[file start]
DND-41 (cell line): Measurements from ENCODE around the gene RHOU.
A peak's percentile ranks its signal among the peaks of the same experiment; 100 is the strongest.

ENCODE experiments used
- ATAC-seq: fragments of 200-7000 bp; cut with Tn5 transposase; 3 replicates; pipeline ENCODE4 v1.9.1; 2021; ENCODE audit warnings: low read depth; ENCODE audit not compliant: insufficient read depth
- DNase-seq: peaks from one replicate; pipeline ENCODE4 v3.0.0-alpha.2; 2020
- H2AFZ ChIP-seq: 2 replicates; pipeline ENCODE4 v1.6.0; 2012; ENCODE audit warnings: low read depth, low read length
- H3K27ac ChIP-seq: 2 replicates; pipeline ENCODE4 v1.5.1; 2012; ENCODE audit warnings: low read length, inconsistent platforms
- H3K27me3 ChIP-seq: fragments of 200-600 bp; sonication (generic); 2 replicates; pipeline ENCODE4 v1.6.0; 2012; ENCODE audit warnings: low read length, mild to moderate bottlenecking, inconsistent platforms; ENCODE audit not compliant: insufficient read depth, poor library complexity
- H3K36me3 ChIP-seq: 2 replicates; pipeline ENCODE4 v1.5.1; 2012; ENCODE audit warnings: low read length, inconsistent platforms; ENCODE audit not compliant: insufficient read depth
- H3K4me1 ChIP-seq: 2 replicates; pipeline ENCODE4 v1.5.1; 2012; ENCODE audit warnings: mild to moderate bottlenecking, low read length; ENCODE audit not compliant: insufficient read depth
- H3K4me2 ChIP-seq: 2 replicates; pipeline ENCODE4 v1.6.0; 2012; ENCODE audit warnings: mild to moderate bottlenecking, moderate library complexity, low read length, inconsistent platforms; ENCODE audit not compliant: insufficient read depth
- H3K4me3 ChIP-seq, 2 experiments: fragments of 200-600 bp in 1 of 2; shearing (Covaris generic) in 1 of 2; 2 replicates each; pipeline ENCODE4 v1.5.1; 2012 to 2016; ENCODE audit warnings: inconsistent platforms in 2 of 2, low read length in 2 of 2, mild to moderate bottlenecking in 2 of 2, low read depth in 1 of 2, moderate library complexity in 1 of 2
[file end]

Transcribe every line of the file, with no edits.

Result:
DND-41 (cell line): Measurements from ENCODE around the gene RHOU.
A peak's percentile ranks its signal among the peaks of the same experiment; 100 is the strongest.

ENCODE experiments used
- ATAC-seq: fragments of 200-7000 bp; cut with Tn5 transposase; 3 replicates; pipeline ENCODE4 v1.9.1; 2021; ENCODE audit warnings: low read depth; ENCODE audit not compliant: insufficient read depth
- DNase-seq: peaks from one replicate; pipeline ENCODE4 v3.0.0-alpha.2; 2020
- H2AFZ ChIP-seq: 2 replicates; pipeline ENCODE4 v1.6.0; 2012; ENCODE audit warnings: low read depth, low read length
- H3K27ac ChIP-seq: 2 replicates; pipeline ENCODE4 v1.5.1; 2012; ENCODE audit warnings: low read length, inconsistent platforms
- H3K27me3 ChIP-seq: fragments of 200-600 bp; sonication (generic); 2 replicates; pipeline ENCODE4 v1.6.0; 2012; ENCODE audit warnings: low read length, mild to moderate bottlenecking, inconsistent platforms; ENCODE audit not compliant: insufficient read depth, poor library complexity
- H3K36me3 ChIP-seq: 2 replicates; pipeline ENCODE4 v1.5.1; 2012; ENCODE audit warnings: low read length, inconsistent platforms; ENCODE audit not compliant: insufficient read depth
- H3K4me1 ChIP-seq: 2 replicates; pipeline ENCODE4 v1.5.1; 2012; ENCODE audit warnings: mild to moderate bottlenecking, low read length; ENCODE audit not compliant: insufficient read depth
- H3K4me2 ChIP-seq: 2 replicates; pipeline ENCODE4 v1.6.0; 2012; ENCODE audit warnings: mild to moderate bottlenecking, moderate library complexity, low read length, inconsistent platforms; ENCODE audit not compliant: insufficient read depth
- H3K4me3 ChIP-seq, 2 experiments: fragments of 200-600 bp in 1 of 2; shearing (Covaris generic) in 1 of 2; 2 replicates each; pipeline ENCODE4 v1.5.1; 2012 to 2016; ENCODE audit warnings: inconsistent platforms in 2 of 2, low read length in 2 of 2, mild to moderate bottlenecking in 2 of 2, low read depth in 1 of 2, moderate library complexity in 1 of 2